Had the majority of the film focused on the contemporary couple, it would have been a snoozefest, but watching Ruth and Ira fall in love in flashbacks and navigate the problems couples encounter was really lovely. Their lifelong love affair was beautiful.

Even though I never thought I’d find myself saying this, I’d actually recommend The Longest Ride. It may be rental material, but if you want a love story that won’t make your eyes roll back in your head (I’m looking at you, every rom-com ever), try this one.

Review: The Drake Equation by Heather Walsh

23rd January 2014

pg1*I received this book from the author in exchange for an honest review.

Emily Crossley and Robert Drake would never be matched up on eharmony or match.com. Each is passionate about politics and his or her own key issues. Emily works for a nonprofit devoted to ridding the planet of gas-guzzling SUVs. Robert is a businessman whose business it is to market those same SUVs.

When they meet at an anti-SUV rally Emily hosts, sparks fly…but less from lust and more from a sense of righteousness. Robert follows up with a string of emails, and Emily is intrigued, asking him out before she loses her nerve. As Emily and Robert’s arguments grow more and more heated, so does their attraction.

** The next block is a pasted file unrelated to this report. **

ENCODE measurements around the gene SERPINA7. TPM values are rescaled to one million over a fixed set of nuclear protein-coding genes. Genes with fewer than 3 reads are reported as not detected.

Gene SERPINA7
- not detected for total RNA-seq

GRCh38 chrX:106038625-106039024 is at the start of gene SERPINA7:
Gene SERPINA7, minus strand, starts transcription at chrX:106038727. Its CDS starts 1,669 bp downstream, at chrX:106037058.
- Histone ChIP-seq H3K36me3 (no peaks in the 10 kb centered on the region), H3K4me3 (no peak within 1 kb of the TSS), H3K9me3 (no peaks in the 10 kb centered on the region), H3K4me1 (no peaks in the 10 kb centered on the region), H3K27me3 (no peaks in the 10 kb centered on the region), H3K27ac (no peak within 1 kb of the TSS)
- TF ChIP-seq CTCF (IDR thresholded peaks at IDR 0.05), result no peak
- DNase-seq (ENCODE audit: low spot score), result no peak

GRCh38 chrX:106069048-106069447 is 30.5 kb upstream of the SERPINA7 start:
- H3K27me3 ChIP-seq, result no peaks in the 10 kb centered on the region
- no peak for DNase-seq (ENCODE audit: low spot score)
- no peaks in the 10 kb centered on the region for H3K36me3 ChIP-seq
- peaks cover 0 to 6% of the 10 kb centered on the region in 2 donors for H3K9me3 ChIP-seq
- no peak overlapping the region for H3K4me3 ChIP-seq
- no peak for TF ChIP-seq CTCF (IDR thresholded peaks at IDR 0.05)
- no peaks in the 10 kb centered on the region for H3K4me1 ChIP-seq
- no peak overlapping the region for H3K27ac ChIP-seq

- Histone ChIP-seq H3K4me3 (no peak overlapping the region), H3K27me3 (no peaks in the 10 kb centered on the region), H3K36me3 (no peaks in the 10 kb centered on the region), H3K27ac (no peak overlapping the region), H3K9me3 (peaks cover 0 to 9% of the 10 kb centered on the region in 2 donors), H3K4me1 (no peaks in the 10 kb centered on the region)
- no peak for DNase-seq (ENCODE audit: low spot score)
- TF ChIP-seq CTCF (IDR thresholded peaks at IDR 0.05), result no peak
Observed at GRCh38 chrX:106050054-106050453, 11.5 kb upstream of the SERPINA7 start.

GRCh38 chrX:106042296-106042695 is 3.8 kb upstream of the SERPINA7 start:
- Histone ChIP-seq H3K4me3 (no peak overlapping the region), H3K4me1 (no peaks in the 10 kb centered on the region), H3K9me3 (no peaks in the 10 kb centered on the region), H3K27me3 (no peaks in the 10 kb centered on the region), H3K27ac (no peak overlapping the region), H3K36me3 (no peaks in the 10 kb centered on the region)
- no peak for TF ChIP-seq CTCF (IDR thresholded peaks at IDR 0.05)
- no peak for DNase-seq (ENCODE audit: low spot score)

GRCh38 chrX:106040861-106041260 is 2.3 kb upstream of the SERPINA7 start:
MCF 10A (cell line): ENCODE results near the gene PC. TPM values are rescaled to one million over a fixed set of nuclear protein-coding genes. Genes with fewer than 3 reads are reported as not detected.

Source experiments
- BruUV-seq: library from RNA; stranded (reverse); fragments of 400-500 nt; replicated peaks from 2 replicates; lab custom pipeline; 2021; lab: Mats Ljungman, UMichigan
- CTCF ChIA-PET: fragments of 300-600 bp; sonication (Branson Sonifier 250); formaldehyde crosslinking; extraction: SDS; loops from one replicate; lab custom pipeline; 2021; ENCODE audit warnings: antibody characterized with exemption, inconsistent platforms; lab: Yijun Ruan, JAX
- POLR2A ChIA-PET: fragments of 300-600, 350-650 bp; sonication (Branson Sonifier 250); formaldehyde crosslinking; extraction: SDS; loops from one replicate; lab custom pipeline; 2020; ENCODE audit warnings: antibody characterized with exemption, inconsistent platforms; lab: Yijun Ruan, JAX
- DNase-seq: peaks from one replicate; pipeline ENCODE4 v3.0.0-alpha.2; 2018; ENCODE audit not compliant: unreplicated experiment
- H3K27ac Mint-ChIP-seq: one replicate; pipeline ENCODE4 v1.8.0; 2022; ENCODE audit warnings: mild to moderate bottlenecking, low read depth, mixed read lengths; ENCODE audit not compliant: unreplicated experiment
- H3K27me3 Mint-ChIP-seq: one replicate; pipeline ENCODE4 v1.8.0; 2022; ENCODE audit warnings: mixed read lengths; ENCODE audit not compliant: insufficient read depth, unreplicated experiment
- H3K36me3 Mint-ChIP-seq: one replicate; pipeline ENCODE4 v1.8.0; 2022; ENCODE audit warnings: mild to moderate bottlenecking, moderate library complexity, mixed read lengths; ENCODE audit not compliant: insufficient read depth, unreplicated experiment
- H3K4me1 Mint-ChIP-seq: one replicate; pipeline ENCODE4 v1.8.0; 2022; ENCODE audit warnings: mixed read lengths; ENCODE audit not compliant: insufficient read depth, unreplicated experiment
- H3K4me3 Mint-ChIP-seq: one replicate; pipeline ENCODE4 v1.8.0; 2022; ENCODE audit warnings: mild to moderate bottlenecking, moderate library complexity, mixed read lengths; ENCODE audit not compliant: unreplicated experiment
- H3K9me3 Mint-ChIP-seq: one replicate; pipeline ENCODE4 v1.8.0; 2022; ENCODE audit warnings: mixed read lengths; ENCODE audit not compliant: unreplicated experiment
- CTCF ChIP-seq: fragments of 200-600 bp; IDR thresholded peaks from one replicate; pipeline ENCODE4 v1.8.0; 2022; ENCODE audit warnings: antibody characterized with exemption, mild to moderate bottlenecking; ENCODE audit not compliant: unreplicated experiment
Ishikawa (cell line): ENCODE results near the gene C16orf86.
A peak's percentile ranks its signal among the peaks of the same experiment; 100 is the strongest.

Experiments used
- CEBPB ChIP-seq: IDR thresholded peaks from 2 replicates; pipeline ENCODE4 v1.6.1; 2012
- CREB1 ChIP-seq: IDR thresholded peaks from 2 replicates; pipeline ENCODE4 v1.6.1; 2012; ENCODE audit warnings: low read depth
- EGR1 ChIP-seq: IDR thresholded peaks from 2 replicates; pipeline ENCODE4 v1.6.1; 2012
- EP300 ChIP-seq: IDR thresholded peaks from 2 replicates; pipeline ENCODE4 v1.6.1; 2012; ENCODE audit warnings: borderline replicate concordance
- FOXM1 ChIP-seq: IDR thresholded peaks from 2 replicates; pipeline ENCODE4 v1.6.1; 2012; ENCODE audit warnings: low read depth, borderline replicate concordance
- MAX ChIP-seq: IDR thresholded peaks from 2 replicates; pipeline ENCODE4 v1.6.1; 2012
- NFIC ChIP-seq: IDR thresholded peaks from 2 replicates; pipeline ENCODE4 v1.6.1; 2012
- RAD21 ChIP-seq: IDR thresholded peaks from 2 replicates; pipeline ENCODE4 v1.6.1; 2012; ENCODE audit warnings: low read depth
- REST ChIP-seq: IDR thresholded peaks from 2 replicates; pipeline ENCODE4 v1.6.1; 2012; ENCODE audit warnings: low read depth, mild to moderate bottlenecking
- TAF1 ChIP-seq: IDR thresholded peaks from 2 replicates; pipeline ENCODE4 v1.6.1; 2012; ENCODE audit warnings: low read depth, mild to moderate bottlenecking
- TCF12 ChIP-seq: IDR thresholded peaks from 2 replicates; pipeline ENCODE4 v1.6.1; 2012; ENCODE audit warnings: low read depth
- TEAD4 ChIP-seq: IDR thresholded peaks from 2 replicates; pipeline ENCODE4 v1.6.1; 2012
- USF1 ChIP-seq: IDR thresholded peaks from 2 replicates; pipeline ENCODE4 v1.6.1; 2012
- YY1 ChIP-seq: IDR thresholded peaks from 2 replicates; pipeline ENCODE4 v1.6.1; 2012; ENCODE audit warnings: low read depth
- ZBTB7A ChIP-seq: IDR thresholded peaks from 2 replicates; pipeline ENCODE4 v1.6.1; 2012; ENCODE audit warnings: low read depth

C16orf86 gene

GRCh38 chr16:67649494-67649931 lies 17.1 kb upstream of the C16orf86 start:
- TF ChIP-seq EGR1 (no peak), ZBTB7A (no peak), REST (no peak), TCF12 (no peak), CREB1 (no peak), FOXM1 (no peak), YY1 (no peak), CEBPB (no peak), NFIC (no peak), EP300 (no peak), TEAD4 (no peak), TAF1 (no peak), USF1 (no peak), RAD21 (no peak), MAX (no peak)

But how do you reconcile an attraction to someone so inappropriate for you on paper? Emily and Robert both struggle with this, yet each is level headed and logical, able to articulate their stances in ways that aren’t offensive to the other. Plus, there’s more to each than politics. Robert loves astronomy. Emily loves to read. At one point, Emily even questions whether she uses her politics as a way to separate herself from others, a moment of brutal honesty. But it is each character’s openness with one another that allows them to fall in love until Robert’s demanding job overwhelms any chance they have of being together.

At first glance, The Drake Equation made me nervous. Not only is it a romance novel, but it’s also a novel involving two characters whose political beliefs are diametrically opposed. To be together, miraculously, neither Robert nor Emily suddenly changes his or her political beliefs. Neither one gives up a career for the other. That’s not to say that Robert and Emily don’t change or compromise, but so often in romance novels, one or the other of the characters in the couple makes a change that makes my skin crawl a bit. Heather Walsh avoids that and creates a cast of intelligent, thoughtful characters without unrealistic obstacles getting in the way of love, making The Drake Equation the perfect romance novel for people who hate romance novels.